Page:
Rooster's tiller extension is easily recognised by the big red knob on top of the extension. Lots of sailors appreciate that set-up. At least when I look at the number of top-sailors using the Rooster extension.
Alright Sir, when his boat will arrive back can you please take a picture of this tiller and send it here on my mail?(nikagessa@gmail.com) Just wanna see real picture of it.
Just in that picture I haven't seen that cleat, and didn't get the position of it on tiller, so probably real picture will explain everything better than internet's one
 

thieuster

Active Member
#10
This is a quicker way. Sadly, SailCenter is now the Dutch dealer for this brand, meaning that prices are up! Good thing is that there's a pic of the tiller on SailCenter's website. If there's no dealer for them in Greece you can buy it directly from them.

A quick screenshot from SailCenter's website:

You can see the cleat on the side of the tiller.

Schermafbeelding 2019-07-08 om 23.15.40.png

And then I came across this. A titanium tiller!! Wow!

NegriNautica Ti. tiller
 
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Thread starter #11
This is a quicker way. Sadly, SailCenter is now the Dutch dealer for this brand, meaning that prices are up! Good thing is that there's a pic of the tiller on SailCenter's website. If there's no dealer for them in Greece you can buy it directly from them.

A quick screenshot from SailCenter's website:

You can see the cleat on the side of the tiller.

View attachment 32884

And then I came across this. A titanium tiller!! Wow!

NegriNautica Ti. tiller
Oww, thank you so much! Now see this!
 

Wavedancer

Upside down?
Staff member
#13
Just took a picture of the cleat on my tiller (Windesign by Optiparts). The cleat 'sits' IMG_1021.JPG about 45 degrees from the top of the tiller
If 'your' tiller comes without a cleat, it's easy to add one. Just two screws.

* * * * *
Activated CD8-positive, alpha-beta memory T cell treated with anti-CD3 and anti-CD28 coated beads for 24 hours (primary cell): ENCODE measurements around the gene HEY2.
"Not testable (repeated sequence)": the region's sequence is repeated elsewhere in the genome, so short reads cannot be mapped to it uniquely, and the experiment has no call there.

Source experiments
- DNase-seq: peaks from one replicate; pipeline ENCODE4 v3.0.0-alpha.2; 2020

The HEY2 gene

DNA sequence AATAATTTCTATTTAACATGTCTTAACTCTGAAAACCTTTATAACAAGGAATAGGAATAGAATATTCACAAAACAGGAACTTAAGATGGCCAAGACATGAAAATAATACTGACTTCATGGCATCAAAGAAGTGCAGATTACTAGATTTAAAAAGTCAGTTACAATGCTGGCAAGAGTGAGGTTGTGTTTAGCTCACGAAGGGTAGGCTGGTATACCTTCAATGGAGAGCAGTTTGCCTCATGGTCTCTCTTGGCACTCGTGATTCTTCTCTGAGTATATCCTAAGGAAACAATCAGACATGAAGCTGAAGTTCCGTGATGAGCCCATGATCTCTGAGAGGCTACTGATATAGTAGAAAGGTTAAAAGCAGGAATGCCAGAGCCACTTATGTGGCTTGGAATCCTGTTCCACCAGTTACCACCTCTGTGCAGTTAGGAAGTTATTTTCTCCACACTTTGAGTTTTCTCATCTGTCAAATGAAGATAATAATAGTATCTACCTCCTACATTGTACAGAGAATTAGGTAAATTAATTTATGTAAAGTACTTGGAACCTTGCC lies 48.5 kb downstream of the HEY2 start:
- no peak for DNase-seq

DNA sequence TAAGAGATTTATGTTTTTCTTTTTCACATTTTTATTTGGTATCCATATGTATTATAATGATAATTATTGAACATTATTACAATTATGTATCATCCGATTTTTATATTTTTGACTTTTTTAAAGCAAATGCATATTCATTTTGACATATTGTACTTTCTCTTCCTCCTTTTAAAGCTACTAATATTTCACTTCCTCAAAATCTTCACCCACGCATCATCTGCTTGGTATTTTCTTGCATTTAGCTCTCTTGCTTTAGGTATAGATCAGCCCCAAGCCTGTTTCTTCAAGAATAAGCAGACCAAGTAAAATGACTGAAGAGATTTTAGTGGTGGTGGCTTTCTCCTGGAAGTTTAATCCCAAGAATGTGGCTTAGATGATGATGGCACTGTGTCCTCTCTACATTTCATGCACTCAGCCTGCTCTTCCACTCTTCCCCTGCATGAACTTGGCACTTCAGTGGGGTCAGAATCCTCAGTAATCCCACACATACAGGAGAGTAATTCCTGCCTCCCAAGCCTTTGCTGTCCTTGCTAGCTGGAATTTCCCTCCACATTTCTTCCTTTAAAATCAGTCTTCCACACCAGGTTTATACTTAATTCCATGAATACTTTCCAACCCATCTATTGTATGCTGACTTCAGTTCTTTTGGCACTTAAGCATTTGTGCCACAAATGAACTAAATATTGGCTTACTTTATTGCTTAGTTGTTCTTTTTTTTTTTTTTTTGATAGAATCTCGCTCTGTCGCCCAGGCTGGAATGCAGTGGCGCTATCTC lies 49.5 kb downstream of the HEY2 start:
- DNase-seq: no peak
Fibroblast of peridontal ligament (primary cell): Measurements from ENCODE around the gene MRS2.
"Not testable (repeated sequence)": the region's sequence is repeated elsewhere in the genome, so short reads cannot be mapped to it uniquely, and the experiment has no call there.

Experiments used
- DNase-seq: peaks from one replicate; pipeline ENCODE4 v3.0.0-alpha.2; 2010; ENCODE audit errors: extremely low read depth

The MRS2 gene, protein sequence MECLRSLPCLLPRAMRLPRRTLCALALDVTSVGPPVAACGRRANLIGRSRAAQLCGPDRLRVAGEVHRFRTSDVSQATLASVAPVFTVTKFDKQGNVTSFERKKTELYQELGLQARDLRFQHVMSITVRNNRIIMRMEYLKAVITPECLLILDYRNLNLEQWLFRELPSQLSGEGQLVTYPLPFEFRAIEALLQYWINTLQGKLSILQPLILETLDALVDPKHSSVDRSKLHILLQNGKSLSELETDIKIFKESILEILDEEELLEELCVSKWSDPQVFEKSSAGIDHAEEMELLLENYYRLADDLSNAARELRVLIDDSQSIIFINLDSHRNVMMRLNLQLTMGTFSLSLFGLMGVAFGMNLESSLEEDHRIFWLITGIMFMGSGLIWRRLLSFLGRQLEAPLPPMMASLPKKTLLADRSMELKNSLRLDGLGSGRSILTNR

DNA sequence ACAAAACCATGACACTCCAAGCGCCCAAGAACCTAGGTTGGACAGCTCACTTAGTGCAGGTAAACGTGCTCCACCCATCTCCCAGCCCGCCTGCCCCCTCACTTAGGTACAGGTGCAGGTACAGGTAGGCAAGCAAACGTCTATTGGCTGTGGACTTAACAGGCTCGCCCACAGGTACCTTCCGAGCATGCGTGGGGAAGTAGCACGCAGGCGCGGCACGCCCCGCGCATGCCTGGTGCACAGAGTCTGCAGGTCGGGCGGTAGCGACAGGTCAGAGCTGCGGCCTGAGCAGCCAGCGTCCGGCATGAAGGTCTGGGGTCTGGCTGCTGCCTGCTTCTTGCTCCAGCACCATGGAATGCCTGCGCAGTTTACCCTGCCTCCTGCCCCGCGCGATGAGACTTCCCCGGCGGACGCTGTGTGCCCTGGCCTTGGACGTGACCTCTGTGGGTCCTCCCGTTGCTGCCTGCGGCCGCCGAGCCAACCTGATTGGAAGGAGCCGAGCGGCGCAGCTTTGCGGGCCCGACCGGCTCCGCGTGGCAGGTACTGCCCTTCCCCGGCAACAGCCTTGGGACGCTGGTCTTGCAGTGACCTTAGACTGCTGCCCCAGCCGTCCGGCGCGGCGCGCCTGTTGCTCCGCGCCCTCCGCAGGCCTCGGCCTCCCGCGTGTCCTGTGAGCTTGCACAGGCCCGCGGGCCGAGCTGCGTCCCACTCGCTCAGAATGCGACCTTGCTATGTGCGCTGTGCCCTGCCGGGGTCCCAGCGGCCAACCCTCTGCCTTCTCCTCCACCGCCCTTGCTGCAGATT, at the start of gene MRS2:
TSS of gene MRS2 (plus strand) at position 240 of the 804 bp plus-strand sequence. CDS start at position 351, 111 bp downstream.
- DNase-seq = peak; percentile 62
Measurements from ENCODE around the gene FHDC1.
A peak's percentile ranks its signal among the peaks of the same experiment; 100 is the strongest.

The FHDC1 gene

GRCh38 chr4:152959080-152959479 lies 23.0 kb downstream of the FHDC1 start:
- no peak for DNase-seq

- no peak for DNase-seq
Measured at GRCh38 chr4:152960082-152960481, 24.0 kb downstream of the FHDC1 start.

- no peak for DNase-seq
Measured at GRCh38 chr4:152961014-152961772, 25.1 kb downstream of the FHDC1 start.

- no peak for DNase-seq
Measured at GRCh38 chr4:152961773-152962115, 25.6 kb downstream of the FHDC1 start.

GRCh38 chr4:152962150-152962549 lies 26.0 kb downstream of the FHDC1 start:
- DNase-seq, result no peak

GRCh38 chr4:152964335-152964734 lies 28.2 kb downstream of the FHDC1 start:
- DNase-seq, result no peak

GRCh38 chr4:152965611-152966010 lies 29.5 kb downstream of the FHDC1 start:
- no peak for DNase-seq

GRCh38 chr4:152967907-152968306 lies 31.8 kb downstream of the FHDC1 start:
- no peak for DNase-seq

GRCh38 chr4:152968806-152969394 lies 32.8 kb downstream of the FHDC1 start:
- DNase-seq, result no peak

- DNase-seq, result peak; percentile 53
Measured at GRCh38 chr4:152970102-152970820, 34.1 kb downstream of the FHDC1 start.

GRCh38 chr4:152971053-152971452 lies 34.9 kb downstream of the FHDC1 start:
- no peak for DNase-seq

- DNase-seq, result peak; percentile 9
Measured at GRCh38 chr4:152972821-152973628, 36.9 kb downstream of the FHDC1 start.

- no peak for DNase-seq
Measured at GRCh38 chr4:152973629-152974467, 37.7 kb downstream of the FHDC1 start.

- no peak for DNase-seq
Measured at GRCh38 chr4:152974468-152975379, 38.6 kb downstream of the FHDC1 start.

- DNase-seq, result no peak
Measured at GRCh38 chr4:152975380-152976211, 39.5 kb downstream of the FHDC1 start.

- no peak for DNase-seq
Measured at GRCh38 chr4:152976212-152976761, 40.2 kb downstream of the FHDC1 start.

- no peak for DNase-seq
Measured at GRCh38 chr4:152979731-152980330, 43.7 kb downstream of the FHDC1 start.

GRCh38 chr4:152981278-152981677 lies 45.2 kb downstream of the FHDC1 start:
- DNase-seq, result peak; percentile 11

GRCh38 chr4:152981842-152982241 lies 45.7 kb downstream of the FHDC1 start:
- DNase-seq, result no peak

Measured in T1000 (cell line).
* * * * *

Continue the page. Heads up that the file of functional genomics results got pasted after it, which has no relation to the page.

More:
thieuster

Active Member
#15
I stumbled upon that tiller only last night. And, tbh, I haven't seen one on any boat. I suppose it is class-legal and all. Perhaps a nice item to test some day!
I am no chemist, so I had to look this one up: Ti is very corrosion resistant when it's in contact with salt water. No problems here.

Menno
 
Thread starter #16
And here I got some new, other question
P.s don't want to make a new thread
So here's the question : does the breath hole take water inside of the boat or no, and if it doesn't how it works?
 

torrid

Just sailing
#17
And here I got some new, other question
P.s don't want to make a new thread
So here's the question : does the breath hole take water inside of the boat or no, and if it doesn't how it works?
Out sailing, generally no. It's not anywhere that gets a lot of water splashed on it, and even when capsized the breather hole is still above the waterline. However, there is one very sure way for water to get in the breather hole.

Don't leave the boat on a trailer, uncovered, with the tongue down for any extended period of time. If it rains, the cockpit will fill with water and leak in through the breather hole. Even with the bailer open, enough water can gather in the cockpit for this to happen.

I was at a regatta and left my boat like this for one night. One good thunderstorm was enough to fill hull up with water.
 
Thread starter #18
Thank you so much for your reply! I just got a boat, after yesterday sailing just opened the back plus and got from there something like 15-25 ml of water, and just thought that only from that hole I can get that quantity of it
P.s the wind was around 10 kn and in gust 12kn and I capsized boat 3 or 4 times (my bad, did it with very stupid way)
P90715-201821.jpg
 
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LaLi

Well-Known Member
#19
The breathing hole is 1) very small and 2) as torrid said, located at a point that is among the last to submerge no matter how the boat is oriented. The only way to get water through there is to keep the cockpit full of water for significant amounts of time (keeping the bailer closed "helps"). If you sail for hours in big waves and nosedive several times, you might get even a few deciliters in that way, and that still doesn't mean your boat "leaks". I wouldn't worry about the amount of water that you described, but of course if it gets substantially worse then it's time for a leak check.

_
 
Thread starter #20
The breathing hole is 1) very small and 2) as torrid said, located at a point that is among the last to submerge no matter how the boat is oriented. The only way to get water through there is to keep the cockpit full of water for significant amounts of time (keeping the bailer closed "helps"). If you sail for hours in big waves and nosedive several times, you might get even a few deciliters in that way, and that still doesn't mean your boat "leaks". I wouldn't worry about the amount of water that you described, but of course if it gets substantially worse then it's time for a leak check.

_
Alright sir! Thank you so much, and I was really that day sailing with 2 meter max. waves, and all the time my cockpit had a water in it, and yeah, I was nosediving few times. Anyway thanks again for your response! Have a good wind!